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This Writing Life . . . .

flickr creative commons Joe Flood “writing=breathing”

“I often think that the best writing is done after you’ve forgotten what you wanted to say, but end up putting something down anyway just as though it were the actual evidence of your original intention.” Clarence Major

Has this happened to you? When you sit down to write, the idea won’t come, the original thought stalls. The words are stuck in your finger’s throat. But if you keep writing, put down the words that do come, soon something else emerges, something that does work and that you can be excited about.

Then, follow that new thought without letting the original thought tie you to a metaphorical iron post, simple (and as complicated) as that.

Sometimes our mind is changed before even we know it needs to be changed. There are many times when we must follow where we are led. What a journey! This is living, folks. This is writing. This is manipulating the language and story without constant constraint—ah.

flickr creative commons Krisztina Tordai

“The use of point of view is to bring the reader into immediate and continuous contact with the heart of the story and sustain him there.” Tom Jenks

Your reader will see, feel/experience, and be through the “eyes” of the character who speaks. To me, the characters are not just the heart of the story, they are the story. My characters spark my imagination, and along with my setting (a whole other character, actually), they give me joy in my writing. As your characters should for you, or some variation of that feeling.

Consider photography. When I have the camera, I am the controller of that camera lens. I see and interpret through the lens and then I take snapshots so that others may see, or experience, what I have seen and experienced. Until I share the image I have captured, no one can know what I am thinking or feeling. I show them. I tell them.

If I hand the camera to George, he then sees everything through his own eyes/interpretations. I can’t know what he sees and what he is thinking, what has captured his imagination/interest, until he relays it to me by showing me the photo, and as well tells me about it—and through both the showing and the telling, I see and experience through his eyes/his experience.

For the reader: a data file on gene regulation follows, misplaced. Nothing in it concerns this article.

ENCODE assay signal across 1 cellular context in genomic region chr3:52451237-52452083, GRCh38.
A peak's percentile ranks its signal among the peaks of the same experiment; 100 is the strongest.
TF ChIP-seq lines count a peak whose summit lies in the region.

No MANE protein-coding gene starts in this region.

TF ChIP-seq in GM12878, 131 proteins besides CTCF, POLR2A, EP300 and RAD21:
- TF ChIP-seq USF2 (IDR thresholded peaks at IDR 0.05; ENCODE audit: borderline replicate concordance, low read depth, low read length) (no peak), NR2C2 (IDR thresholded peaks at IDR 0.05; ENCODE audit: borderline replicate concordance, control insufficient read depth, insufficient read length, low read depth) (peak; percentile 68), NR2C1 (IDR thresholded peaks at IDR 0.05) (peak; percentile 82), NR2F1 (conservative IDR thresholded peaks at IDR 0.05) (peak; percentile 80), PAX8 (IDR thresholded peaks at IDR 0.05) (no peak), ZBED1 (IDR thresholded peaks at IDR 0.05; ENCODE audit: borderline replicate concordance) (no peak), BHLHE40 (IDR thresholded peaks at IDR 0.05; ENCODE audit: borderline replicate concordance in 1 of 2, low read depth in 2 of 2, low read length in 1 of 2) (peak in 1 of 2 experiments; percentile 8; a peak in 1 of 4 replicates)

We writers have the beautiful opportunity to give readers, through our character’s point of view, experiences that they can relate to, but also to allow our readers unique experiences through as many ways as we want to write.

“Surely the test of a novel’s characters is that you feel a strong interest in them and their affairs—the good to be successful, the bad to suffer failure.” Mark Twain

If you are not interested in your characters and what they do and say and are, why should anyone else be interested? If you do not believe in your work, why should anyone else believe in your work? Believe me, it will show. The reader always knows.

Give readers your best. Give readers your heart. Give readers your interest. Give them the truths—and this word “truth” may mean more than what first appears to you. Writing what you know doesn’t have to be so literal, so concrete, for we can interpret it in as many ways as we allow ourselves to, as long as we speak a truth at the kernel of it, or even the whole of it.

“You start out putting words down and there are three things—you, the pen, and the page. Then gradually the three things merge until they are one and you feel about the page as you do about your arm. Only you love it more than you love your arm.” John Steinbeck

This quote resonates to my marrow more than any other. To write my published five novels and the novella; the published short stories, essays, articles; the blog posts on my own blog, here on WU, and on various other blogs; and then all the hundreds of thousands of words not published—some that never will be, some that one day may be—I’ve sacrificed time with family, friends, time “out in the world,” time doing something other than sitting before a blank page that fills up with what at times seems to be complete nonsense and self-indulgent pratterings. All without knowing how it would (and will) turn out for me and for my words and my worlds and my characters. That I often call writing “the one true love of my life” sounds a lonely and sad experience—it has been the love of my life, and with intense love also comes pain and abandonment and joy and euphoria and anger and madness. But giving it up meant a death, a rotting away from the inside out. To give up something I have fought so hard for and sacrificed much for has been painful.